Tuesday, 28 September 2010


Harry has bounced back from his recent health problems quite well. He still limps and he's had to get used to shorter walks, but he's happy. Recently he's become a little more vocal. I don't mean he barks. Harry rarely barks. If he catches anybody getting out of vans filled with bottles who audaciously try to appropriate the empty bottles from our step... then he might have a go. Or if strange blokes bearing ladders and buckets start dabbing our windows with damp cloths... well then surely he's allowed a few vocal outbursts. No, I mean he makes more grumbly noises than he used to, usually because he wants stuff clearing from his next settling point, or if folk insist on eating buttered toast without offering it up to him entirely. Or if you stop scratching his ears too early... if there is such a thing.

Saturday, 25 September 2010

White Rabbit

Wild white rabbits are quite rare I believe. I suppose this one, visiting our local cemetery, is an albino. He doesn't blend in very well does he. I suppose this accounts for their rarity. Perhaps last winter, being so cold and snow filled, might have contributed to this buns survival chances for once.

Tuesday, 21 September 2010

Hidden treasures

Stained glass windows in the village of Brindle that I visited a few weeks ago in a previous post, depicting the possible burying of the great Cuerdale treasure, following what might have been the battle of Brunanburh. That sounds like a lot of suppositions but much of the details of medieval history rely on joining scattered facts together with a network of ifs and buts.

Friday, 17 September 2010

Season's end

I keep hearing a certain word. An innocent sounding word. A quiet little adjective that trips off the tongue too easily. That word is autumnal. I don't have anything against autumn, it's a splendid time of the year, but with every spectacular autumn you have to know that winter is just around the corner and unlike the other three seasons just seems to last forever. I like spring and summer too much and this year's offering of new life and sunshine has skipped past in the blink of an eye. The familiar sights of summer are fading away again. The gatekeepers are gone and the last of the small whites are drinking their last sips. The day feels autumnal.

Friday, 10 September 2010

Eagle & Child

A few miles outside Blackpool is a village called Weeton. It's an old village. So old it was mentioned in the Domesday Book, though back then it was known as Widetun, which derived from the Old English means willow settlement. If you were to visit the place now you would see that some fine willows grow there still. The rather unusual name of the village's pub The Eagle & Child is taken from the crest of a former local land owner Lord Derby. The pub itself is one of the oldest public house in Lancashire, dating back to 1585. It's got a lot of history. Oliver Cromwell is reputed to have stayed here and there are many stories of ghosts and strange happening, though quite a few of these were created over the years to add to the old place's mystique to drum up trade. Tales of ghosts are always popular and I must admit that I too was drawn to the place purely by its supernatural reputation. I'm not saying I believe in ghosts, though I'm always open minded about such things, but I'm more interested by how history generates folklore and mythology. And of course, I love a good ghost story. The story that has gained the most notoriety is that of Bleeding Ears Murph, a highwayman who can be heard muttering to himself in the quiet of the night. I visited the place in daylight so I didn't get a chance to find out what the unfortunate fellow mutters about but I did get a chance to sample the pub's excellent cuisine.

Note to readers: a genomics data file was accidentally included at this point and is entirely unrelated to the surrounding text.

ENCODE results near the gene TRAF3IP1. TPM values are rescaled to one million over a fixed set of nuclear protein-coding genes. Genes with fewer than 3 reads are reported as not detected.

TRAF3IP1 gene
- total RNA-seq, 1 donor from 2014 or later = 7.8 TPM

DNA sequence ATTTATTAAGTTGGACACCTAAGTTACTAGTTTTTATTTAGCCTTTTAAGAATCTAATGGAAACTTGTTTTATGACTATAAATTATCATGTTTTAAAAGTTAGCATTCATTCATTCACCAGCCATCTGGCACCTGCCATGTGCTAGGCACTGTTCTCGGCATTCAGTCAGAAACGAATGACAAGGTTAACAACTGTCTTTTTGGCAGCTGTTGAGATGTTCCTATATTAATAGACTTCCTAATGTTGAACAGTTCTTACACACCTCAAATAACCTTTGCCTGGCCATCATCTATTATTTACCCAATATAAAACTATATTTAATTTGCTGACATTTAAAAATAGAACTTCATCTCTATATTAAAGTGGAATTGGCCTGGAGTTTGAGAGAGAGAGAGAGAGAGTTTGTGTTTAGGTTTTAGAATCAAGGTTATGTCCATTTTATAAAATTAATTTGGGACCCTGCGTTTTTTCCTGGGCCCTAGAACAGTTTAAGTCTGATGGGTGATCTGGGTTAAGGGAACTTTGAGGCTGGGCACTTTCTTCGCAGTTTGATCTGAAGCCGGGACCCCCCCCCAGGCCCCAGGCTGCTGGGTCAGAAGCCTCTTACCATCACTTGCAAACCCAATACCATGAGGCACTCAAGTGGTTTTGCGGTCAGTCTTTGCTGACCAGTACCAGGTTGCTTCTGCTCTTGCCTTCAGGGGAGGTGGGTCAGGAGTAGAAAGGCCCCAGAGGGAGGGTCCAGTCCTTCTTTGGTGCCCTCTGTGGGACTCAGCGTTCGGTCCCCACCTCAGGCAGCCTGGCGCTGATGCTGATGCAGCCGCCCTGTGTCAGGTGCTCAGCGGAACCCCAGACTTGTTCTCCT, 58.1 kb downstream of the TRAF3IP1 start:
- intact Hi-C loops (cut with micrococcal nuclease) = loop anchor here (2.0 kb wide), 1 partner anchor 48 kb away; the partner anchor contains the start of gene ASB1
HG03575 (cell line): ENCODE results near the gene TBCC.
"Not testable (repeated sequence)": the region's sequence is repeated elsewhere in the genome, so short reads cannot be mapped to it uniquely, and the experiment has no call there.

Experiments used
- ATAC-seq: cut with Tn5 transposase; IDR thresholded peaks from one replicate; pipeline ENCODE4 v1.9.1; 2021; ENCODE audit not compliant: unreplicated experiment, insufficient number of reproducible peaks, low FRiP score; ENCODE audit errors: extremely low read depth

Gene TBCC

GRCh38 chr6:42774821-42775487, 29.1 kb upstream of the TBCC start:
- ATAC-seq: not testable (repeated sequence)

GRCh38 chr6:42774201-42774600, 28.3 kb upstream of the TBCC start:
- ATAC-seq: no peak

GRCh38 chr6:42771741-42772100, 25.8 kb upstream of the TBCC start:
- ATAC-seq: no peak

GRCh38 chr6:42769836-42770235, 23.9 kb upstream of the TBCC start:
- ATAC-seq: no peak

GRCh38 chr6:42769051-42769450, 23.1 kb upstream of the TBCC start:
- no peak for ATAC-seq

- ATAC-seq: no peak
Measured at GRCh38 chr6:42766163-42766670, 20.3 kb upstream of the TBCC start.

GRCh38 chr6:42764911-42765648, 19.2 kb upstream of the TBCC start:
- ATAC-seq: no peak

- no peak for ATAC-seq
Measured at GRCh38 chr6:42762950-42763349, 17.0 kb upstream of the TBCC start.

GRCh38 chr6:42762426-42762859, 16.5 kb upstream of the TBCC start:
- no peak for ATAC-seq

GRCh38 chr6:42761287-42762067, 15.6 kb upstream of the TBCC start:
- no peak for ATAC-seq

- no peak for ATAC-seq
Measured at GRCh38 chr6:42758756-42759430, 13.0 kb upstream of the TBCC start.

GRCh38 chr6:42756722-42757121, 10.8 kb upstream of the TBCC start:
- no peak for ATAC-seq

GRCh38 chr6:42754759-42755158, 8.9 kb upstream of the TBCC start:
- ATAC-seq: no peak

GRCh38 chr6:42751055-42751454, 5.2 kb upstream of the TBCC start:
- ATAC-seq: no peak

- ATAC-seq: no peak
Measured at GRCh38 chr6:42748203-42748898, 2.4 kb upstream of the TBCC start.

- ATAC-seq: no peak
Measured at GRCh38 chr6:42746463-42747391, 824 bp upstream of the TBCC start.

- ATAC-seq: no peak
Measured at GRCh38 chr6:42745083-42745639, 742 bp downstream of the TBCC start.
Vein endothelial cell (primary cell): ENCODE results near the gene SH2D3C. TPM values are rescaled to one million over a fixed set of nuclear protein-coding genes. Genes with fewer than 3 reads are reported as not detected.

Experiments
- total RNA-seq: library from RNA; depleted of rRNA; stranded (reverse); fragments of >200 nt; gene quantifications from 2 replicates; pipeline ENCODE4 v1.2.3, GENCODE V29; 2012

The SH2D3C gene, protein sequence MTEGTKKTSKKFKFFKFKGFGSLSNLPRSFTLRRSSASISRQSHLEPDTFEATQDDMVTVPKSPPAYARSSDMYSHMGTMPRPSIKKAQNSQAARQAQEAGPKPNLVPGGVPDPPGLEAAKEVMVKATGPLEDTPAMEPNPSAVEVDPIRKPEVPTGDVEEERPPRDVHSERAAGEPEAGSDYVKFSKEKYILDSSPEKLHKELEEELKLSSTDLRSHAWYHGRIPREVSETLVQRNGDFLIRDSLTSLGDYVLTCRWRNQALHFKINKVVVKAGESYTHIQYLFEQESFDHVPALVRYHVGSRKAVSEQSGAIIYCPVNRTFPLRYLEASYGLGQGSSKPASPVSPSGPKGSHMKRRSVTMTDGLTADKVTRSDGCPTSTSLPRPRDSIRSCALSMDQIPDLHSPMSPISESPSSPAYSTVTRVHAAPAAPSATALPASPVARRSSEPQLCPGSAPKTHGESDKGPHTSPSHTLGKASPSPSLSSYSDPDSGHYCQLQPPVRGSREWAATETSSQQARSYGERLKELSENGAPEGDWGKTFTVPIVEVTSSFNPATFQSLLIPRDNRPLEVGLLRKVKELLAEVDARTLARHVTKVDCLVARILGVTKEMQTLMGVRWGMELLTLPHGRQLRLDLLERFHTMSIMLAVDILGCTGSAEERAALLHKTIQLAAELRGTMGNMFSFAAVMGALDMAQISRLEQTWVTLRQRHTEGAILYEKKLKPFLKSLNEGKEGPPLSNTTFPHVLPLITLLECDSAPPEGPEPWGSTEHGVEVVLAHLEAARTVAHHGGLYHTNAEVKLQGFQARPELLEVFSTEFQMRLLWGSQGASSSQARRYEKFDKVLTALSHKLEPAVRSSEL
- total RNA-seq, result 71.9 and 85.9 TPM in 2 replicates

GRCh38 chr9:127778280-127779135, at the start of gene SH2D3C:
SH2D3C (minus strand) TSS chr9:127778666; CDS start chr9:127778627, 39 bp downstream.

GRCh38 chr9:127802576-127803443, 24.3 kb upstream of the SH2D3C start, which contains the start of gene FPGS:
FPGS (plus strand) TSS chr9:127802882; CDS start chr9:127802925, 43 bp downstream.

Friday, 3 September 2010

The Ship Inn

With the prospect of a long cold winter to match last year, I've been trying to make the most of every brief appearance of our mostly absent summer sun. This week we ventured further westward along the Leeds and Liverpool Canal, fetching up at the Ship Inn near Haskayne, somewhere well off the beaten path - in this case just off the Maghull Southport Road.
I sat for a while watching a coot eyeing up the canal boats as if he were searching for the best words to introduce himself. Some patrolling ducks came along. One duck peeled off and jumped up onto the bank and a coot followed him. The two strolled along together, uncommonly friendly, like the oddest couple promenading proudly together. At one point they managed to get the wrong side of a fence separating them from the water. They marched up and down that fence at least three times, searching for the way back, turning back on themselves just before the gap each time.
"It's this way, dear," they quacked.
"No I'm sure it's the other way."
"No dear, I distinctly remember..."
"No, no, I remember this daisy..."
"There are daisies all over."
At last they found the gap and the duck went back to the other ducks and the coot went back to eyeing up his canal boat. It never would have worked.
We had a drink and lunch while we watched the canal boats emerging from under Ship Bridge #22. Although the location was pretty much ideal, with shady trees, the soothing atmosphere of a place by the water and picnic tables right up to the canal bank, I can't really recommend the food. It was pretty basic. But the ducks, the coot, the sunshine, the shady trees and the quiet water more than made up for it.